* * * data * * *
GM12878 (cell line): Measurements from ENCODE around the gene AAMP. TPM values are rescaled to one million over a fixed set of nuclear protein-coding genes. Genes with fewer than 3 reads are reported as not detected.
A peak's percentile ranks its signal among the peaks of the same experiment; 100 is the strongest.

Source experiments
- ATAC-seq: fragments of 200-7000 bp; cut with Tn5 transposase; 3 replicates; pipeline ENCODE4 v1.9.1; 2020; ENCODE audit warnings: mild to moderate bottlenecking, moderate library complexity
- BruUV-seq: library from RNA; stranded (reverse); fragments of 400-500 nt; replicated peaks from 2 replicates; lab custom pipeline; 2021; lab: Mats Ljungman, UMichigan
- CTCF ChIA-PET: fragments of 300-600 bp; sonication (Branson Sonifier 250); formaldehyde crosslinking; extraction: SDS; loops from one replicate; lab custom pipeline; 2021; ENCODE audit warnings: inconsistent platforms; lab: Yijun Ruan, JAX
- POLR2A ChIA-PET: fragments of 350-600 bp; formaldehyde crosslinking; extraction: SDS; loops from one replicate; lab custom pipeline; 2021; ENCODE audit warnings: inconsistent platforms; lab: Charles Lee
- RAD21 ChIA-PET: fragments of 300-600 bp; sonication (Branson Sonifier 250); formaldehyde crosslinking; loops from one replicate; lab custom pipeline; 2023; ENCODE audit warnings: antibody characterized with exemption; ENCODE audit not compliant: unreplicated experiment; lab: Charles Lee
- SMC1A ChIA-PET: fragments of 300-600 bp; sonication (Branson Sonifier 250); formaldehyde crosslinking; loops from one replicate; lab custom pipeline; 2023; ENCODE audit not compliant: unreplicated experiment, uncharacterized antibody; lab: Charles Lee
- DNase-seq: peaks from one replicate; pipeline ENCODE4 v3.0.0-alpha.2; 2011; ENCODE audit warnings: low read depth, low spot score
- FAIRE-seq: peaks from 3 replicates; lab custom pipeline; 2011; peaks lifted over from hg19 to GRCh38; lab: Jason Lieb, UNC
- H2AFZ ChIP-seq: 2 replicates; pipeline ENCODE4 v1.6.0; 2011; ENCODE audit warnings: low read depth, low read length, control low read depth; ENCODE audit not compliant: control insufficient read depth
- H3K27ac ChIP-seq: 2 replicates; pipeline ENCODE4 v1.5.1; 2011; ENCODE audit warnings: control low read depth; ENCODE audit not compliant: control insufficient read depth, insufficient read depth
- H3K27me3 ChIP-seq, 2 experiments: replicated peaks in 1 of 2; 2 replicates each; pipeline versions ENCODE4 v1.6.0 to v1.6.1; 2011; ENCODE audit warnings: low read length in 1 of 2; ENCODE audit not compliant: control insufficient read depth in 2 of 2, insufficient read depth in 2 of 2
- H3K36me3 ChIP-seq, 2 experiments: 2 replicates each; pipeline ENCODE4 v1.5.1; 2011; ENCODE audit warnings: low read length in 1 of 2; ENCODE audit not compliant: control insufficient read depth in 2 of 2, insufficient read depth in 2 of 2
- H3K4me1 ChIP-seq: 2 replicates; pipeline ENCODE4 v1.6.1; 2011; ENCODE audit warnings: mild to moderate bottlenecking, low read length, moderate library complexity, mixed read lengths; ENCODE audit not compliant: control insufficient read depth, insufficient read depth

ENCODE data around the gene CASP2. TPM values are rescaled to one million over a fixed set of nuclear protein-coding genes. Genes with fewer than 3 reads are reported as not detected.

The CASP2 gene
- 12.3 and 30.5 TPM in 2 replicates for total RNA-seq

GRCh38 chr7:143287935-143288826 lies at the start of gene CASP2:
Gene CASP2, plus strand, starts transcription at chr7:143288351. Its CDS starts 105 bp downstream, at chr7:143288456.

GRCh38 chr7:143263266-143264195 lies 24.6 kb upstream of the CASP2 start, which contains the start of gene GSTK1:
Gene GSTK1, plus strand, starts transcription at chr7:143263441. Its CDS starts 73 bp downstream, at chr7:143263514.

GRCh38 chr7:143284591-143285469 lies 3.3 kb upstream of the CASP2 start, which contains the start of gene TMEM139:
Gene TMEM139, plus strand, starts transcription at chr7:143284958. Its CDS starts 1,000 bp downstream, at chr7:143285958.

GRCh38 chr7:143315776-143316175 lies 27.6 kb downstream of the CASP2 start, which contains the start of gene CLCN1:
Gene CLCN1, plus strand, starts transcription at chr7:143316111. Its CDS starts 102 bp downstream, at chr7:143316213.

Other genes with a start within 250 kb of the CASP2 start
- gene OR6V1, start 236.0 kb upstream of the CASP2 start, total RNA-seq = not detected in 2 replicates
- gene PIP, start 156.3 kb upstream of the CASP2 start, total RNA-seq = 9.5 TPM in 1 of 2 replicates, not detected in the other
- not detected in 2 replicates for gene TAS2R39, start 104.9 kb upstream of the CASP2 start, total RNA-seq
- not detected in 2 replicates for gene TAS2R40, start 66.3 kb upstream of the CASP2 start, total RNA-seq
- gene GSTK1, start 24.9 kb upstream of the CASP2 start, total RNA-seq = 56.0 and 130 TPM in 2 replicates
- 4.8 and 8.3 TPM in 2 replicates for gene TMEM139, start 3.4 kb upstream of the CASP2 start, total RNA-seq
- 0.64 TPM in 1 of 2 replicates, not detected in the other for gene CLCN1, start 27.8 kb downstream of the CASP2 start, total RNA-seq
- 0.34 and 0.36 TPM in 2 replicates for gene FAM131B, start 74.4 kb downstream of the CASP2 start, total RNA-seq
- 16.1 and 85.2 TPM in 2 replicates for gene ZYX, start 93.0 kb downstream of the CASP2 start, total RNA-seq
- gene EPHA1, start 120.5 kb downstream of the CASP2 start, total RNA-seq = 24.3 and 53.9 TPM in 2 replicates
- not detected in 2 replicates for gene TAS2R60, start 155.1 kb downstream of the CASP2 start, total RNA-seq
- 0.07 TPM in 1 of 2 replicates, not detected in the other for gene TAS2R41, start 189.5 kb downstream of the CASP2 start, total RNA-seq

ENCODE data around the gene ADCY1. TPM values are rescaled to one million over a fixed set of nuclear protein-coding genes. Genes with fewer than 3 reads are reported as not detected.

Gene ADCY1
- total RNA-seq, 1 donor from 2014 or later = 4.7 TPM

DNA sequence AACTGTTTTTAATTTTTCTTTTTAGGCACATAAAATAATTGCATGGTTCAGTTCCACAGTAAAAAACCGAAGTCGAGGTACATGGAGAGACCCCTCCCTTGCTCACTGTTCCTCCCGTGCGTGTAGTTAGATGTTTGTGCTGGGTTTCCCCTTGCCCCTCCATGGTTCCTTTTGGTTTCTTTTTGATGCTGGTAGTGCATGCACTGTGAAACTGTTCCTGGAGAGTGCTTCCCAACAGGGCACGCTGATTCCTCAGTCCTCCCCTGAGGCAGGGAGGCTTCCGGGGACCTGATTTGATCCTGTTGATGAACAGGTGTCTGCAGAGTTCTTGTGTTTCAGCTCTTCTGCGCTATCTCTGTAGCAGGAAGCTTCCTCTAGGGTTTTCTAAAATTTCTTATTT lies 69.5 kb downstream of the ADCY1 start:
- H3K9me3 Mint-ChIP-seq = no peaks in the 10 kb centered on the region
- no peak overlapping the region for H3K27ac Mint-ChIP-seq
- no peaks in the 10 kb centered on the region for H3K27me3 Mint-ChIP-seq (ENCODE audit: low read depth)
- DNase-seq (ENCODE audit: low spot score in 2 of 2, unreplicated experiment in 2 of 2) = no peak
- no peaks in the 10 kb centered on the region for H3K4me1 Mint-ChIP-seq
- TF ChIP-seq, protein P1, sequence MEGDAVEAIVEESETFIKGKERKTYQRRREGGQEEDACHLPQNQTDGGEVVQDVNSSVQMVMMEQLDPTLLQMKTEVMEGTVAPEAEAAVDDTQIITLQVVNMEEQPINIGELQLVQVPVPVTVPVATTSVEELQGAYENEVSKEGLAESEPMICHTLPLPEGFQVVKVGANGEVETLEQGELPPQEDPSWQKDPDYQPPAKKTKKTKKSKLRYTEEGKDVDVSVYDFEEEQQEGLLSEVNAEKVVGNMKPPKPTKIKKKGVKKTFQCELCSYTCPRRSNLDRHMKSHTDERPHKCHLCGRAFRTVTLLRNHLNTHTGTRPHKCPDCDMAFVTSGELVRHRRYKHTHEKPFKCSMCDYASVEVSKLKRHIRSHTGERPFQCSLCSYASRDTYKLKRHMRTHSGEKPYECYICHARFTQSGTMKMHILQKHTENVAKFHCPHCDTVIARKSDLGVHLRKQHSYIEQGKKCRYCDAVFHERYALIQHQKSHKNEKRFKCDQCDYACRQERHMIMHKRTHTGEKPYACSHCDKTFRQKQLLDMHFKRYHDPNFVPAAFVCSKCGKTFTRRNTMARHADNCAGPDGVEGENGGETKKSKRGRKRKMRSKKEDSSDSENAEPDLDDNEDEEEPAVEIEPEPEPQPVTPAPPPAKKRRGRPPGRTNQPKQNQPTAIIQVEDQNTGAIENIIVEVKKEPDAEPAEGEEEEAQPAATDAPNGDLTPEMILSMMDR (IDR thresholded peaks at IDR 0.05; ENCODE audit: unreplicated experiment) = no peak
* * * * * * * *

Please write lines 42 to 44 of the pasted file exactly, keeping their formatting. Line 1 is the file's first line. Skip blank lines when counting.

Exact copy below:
Gene ADCY1
- total RNA-seq, 1 donor from 2014 or later = 4.7 TPM

DNA sequence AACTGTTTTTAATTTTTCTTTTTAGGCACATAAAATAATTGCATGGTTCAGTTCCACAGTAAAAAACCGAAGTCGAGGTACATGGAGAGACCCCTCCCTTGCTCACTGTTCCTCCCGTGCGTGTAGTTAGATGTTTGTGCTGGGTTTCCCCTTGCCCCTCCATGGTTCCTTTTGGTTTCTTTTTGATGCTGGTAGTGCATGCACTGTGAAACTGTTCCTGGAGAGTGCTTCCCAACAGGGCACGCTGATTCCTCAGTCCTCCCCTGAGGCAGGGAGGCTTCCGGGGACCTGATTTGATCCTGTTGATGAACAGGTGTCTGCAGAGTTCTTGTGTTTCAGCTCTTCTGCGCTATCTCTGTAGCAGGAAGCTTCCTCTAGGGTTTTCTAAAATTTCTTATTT lies 69.5 kb downstream of the ADCY1 start: